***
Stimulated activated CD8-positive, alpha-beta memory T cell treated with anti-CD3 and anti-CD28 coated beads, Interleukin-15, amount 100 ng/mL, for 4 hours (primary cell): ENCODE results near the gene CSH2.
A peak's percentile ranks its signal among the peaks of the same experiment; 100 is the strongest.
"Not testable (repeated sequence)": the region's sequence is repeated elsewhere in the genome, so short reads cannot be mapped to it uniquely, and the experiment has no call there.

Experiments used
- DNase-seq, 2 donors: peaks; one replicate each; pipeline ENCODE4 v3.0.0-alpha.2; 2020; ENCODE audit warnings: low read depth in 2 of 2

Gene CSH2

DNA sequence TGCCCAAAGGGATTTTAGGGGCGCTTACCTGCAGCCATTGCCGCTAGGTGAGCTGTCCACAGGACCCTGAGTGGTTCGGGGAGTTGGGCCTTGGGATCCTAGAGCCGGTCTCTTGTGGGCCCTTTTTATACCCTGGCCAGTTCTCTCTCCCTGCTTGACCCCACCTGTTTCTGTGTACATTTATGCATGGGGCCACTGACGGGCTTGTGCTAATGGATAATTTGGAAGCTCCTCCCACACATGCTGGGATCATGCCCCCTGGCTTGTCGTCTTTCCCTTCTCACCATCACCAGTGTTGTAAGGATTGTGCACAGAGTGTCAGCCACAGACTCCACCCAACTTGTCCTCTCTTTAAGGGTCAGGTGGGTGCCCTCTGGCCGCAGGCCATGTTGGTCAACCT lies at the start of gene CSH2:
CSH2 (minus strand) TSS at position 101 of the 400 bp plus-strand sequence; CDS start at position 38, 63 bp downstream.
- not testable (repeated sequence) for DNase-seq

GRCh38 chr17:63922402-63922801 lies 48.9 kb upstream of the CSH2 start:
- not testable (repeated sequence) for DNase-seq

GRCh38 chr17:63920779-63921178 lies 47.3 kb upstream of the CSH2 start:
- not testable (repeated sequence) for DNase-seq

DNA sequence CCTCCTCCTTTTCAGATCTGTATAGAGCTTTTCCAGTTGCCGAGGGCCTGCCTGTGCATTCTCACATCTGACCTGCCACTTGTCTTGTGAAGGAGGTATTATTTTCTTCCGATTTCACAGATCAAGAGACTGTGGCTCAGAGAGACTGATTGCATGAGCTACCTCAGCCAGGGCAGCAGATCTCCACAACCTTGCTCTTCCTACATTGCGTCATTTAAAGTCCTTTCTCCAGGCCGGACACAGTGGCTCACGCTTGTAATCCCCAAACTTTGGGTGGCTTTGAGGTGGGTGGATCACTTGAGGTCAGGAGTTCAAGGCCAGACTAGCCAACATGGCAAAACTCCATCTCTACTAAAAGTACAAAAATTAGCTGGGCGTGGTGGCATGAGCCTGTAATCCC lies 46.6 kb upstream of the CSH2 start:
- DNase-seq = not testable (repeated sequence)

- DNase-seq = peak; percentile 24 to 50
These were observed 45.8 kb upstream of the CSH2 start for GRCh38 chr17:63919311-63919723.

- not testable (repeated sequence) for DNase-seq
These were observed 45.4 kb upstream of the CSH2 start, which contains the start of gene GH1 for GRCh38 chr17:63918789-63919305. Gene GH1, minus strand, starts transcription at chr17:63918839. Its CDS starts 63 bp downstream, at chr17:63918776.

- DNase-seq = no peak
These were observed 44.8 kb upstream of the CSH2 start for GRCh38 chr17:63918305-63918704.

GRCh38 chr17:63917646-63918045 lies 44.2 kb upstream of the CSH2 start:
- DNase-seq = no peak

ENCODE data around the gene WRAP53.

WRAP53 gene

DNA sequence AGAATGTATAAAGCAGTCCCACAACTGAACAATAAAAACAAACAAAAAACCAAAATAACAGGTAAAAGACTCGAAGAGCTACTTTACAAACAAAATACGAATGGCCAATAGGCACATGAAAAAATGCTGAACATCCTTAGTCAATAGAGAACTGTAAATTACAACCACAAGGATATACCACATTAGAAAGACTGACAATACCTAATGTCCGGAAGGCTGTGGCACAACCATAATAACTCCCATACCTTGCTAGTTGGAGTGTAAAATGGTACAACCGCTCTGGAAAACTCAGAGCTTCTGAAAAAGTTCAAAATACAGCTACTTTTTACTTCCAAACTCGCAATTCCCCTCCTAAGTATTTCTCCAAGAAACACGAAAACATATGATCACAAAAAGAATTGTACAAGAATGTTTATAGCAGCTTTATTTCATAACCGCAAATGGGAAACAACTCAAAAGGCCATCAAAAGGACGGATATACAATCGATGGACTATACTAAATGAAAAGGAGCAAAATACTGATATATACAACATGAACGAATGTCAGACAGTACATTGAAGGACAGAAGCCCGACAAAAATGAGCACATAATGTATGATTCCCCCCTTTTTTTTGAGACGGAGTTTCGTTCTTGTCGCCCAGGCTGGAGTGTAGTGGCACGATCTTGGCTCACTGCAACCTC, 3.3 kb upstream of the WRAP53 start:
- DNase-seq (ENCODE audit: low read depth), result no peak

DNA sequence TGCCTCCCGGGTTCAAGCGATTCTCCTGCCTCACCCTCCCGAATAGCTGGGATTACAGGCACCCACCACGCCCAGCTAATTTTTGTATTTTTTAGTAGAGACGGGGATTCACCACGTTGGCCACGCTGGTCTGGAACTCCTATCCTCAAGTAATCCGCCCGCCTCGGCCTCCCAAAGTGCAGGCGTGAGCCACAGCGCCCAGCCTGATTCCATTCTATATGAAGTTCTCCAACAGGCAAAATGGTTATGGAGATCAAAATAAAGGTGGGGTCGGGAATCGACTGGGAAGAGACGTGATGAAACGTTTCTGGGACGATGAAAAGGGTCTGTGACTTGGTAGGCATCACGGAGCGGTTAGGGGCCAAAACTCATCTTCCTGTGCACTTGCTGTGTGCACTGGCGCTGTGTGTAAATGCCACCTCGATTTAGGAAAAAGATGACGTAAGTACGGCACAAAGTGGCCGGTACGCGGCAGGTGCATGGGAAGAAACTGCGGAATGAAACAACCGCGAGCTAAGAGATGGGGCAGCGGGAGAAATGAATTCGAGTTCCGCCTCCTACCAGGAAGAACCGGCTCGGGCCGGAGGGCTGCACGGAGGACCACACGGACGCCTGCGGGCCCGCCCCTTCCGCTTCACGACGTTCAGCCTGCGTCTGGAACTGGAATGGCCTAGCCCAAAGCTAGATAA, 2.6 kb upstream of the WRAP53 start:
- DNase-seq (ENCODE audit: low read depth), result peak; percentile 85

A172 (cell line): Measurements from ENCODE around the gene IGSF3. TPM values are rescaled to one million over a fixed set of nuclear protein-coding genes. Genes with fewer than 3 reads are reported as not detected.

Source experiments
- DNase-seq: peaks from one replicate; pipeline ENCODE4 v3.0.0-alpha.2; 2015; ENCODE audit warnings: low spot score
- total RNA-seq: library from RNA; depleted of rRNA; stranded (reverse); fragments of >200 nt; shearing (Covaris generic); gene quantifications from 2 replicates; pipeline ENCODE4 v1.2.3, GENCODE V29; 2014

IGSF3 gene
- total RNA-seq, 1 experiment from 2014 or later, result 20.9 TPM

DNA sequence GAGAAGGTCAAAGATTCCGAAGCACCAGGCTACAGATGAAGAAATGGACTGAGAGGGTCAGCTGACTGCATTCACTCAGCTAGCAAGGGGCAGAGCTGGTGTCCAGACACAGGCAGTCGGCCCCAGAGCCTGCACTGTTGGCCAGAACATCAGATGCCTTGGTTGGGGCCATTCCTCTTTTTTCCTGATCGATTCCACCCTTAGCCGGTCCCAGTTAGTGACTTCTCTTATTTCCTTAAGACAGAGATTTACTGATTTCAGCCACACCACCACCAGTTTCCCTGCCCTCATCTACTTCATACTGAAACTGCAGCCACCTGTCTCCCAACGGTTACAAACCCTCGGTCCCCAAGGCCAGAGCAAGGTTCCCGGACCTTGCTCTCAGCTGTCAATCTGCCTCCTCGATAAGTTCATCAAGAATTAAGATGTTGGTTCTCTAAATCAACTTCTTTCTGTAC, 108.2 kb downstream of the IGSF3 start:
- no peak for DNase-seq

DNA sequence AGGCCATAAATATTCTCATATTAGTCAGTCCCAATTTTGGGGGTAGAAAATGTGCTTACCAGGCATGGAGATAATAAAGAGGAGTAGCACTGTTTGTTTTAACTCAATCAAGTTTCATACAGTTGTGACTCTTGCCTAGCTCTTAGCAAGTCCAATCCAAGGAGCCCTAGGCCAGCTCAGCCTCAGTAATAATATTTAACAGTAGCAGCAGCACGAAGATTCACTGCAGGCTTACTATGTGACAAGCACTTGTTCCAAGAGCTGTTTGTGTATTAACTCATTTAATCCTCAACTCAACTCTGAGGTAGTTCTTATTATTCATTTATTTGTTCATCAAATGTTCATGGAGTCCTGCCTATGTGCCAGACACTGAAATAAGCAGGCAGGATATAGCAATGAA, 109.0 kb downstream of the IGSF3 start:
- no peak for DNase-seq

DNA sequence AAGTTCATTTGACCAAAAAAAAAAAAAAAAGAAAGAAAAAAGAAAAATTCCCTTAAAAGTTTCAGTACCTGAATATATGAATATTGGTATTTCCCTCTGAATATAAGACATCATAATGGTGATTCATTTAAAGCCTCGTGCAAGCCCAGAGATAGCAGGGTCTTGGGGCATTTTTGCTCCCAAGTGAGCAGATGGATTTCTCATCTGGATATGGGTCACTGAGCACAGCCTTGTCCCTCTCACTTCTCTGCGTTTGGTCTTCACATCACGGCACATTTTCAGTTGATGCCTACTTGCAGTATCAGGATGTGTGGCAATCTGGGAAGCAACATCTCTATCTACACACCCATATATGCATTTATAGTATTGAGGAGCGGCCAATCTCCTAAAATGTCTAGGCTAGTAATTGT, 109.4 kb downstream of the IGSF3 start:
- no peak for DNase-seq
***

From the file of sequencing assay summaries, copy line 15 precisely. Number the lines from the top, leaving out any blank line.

- DNase-seq = not testable (repeated sequence)